When a Cool Head Prevails
by Bob Williams
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You’ll get the news in a plain-looking envelope; your only clue – the IRS logo in the return address. You swallow to get that lump in your throat back where it belongs. You rip open the envelope to find … it’s an AUDIT!
That’s right, you lucky taxpayer, you get to justify your income tax choices to the nice Men in Black. You quickly conjure up visions of being ostracized by your neighbors as the agents drag you screaming to the debtor’s prison and your children move away because they don’t want to be associated with a tax cheat.
Whoa there, partner. Take a few deep breaths. Calm down.
Rule One of the IRS Audit Instructions: Don’t Panic. (If it’s not, it ought to be.) Chances are, your return wasn’t even picked because of something you actually put in it.
A Little Perspective
First of all, the IRS selects over a million returns for audit every year, so you’re far from alone. Many of these are chosen at random as a quality control action. Others, though, might be chosen because they fit known patterns of fraudulent behavior, or actually contain some sort of error.
Luckily, a lot of audits – no matter what the initial reason they’re singled out – result in a refund, or acceptance of the return as originally filed.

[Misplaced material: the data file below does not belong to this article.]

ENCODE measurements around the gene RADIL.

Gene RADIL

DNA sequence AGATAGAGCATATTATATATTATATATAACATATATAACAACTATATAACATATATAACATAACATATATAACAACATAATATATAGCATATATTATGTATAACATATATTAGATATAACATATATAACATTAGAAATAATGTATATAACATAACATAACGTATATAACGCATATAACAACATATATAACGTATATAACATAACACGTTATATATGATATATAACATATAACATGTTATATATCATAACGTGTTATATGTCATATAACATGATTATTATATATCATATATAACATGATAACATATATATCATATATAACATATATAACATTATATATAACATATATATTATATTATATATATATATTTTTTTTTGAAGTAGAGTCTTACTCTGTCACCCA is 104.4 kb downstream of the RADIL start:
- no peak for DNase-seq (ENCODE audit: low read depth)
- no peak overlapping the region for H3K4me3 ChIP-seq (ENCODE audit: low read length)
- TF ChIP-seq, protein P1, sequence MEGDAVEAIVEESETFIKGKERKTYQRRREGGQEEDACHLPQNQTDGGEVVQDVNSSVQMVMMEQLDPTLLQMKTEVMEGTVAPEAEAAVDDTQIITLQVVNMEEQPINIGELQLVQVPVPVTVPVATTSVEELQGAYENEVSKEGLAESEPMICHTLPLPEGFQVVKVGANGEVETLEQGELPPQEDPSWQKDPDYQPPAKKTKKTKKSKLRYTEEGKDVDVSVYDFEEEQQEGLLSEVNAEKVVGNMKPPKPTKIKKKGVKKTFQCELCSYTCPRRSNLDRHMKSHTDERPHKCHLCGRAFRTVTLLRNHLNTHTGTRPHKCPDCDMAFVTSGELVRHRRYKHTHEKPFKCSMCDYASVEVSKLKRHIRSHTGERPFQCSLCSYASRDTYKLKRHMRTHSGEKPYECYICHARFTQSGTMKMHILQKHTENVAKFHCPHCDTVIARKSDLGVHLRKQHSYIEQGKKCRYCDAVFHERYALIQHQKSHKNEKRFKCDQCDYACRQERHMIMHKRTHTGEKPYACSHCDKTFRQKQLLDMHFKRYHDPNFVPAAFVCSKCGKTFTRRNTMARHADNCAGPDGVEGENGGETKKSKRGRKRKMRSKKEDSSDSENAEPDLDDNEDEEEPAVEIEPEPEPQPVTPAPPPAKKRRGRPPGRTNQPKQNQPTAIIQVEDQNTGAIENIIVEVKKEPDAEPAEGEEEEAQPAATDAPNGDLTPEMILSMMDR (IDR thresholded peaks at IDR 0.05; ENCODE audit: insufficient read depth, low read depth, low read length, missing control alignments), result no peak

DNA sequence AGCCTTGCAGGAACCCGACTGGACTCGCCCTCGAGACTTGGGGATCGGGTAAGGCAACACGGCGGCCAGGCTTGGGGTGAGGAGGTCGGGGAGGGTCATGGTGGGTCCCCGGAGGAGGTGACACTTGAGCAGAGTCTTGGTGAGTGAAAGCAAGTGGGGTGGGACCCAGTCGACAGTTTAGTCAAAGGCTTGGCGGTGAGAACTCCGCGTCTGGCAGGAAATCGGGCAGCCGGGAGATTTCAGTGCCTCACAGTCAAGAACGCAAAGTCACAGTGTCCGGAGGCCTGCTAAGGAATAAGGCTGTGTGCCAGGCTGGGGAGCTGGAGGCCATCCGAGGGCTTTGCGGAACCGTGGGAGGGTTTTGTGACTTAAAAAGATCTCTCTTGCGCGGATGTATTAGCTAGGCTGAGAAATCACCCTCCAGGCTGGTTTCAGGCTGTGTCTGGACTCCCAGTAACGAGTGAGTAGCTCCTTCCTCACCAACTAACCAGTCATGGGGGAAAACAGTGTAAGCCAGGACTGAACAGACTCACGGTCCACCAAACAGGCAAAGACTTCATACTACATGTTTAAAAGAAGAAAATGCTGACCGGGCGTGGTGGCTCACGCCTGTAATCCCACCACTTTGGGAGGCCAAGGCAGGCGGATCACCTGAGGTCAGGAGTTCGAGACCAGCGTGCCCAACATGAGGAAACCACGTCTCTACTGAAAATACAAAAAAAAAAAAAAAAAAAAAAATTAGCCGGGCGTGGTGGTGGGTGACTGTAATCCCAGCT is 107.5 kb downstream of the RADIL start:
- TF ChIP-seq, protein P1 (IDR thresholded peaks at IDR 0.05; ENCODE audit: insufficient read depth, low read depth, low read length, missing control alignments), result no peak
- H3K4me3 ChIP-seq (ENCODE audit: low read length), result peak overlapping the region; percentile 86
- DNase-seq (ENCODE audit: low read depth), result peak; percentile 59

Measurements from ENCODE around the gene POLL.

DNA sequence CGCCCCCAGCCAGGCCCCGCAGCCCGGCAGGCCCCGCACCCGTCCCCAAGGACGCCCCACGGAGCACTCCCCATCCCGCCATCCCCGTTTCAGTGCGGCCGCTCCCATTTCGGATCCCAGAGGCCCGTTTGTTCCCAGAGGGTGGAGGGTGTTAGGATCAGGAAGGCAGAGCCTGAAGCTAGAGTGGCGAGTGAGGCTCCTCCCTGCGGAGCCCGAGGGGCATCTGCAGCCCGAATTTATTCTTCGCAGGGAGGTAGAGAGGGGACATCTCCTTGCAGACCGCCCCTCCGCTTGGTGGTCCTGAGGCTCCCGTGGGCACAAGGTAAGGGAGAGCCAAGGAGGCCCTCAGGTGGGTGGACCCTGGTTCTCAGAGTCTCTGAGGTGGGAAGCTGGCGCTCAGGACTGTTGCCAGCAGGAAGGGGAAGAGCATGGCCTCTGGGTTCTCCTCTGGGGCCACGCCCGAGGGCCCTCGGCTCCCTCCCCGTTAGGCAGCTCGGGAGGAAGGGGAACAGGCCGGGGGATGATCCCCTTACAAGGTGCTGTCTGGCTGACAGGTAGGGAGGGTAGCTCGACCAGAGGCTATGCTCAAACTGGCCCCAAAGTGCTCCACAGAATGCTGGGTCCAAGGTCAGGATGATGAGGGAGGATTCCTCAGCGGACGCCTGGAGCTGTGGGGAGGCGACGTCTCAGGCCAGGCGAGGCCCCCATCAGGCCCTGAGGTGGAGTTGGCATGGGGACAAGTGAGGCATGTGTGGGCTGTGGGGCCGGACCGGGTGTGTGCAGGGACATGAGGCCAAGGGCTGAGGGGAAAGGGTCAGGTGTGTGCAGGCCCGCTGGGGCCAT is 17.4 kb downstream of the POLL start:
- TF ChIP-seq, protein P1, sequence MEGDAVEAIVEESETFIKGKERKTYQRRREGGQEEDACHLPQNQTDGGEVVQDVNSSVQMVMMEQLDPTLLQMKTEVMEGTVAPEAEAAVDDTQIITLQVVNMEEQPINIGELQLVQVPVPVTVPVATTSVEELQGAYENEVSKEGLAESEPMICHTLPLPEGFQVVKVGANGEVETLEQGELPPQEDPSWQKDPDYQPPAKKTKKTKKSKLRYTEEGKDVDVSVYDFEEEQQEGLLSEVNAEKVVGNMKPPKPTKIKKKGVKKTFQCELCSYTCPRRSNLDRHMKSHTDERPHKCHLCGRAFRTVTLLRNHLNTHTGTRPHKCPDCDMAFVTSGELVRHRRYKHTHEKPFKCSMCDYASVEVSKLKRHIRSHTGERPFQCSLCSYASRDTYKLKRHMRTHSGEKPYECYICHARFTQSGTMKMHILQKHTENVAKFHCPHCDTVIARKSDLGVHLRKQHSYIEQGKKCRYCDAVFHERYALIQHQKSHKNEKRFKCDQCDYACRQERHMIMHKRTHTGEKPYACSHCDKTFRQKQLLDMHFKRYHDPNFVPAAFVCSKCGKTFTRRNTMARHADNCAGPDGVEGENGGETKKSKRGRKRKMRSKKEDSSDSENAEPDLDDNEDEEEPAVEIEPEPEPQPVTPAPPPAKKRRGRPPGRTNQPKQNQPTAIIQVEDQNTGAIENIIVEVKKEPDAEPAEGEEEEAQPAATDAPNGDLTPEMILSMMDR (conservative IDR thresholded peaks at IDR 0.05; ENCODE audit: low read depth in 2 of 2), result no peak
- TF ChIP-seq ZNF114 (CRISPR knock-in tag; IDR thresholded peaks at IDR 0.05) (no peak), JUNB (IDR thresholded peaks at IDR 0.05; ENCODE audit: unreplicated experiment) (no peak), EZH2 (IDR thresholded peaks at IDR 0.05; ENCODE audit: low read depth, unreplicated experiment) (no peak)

In many cases, you’ll just have to pay a small additional tax assessment – if any at all. But should you have a more serious situation – or you don’t agree with the IRS findings – you still have several options.
Know Your Rights
One option is to consult Publication 1, Your Rights as a Taxpayer. In it, you'll find a declaration of taxpayer rights, as well as helpful information such as how to contact the Taxpayer Advocate Service (TAS). The TAS, an independent organization within the IRS, helps taxpayers resolve problems with the IRS and recommends changes that will prevent the problems.
You can also find helpful information in Publication 5, Your Appeal Rights and How To Prepare a Protest If You Don’t Agree.
One note of caution: While you very well may desire to represent yourself before the IRS audit, a “do-it-yourself” approach isn’t always the best tactic. When it comes to an audit, your representative generally must be an attorney, Certified Public Accountant (CPA), or Enrolled Agent (EA). These professionals are permitted to practice before the IRS.
While attorneys and CPAs are known terms, the Enrolled Agent designation is not as well known. For the most part, EAs are tax professionals or former employees of the IRS. Those EAs who didn’t come from the IRS must go through a rigorous testing process in order to receive their EA certification. The EA certification gives them unlimited rights to practice before the IRS.
The Cost of Audit
Keep in mind that if you cannot afford an attorney for an audit, you will not be provided one free of charge (as you would in a court of law). Expect to pay a fair price for representation. Depending on the circumstances, the stakes may be high, so choose well and get the best representation you can afford. As you look around, you’ll likely find that an EA can provide the most expertise with your particular issue for the lowest cost.
What happens if you cannot get your issue resolved after the IRS appearance? Then the case goes to tax court – and you will need an attorney to represent you. Hopefully your case will be resolved long before it gets that far.
For a good overview of the audit system, as well as the appeal process, check out the IRS Publication 556, Examination of Returns, Appeal Rights, and Claims for Refund for more information.
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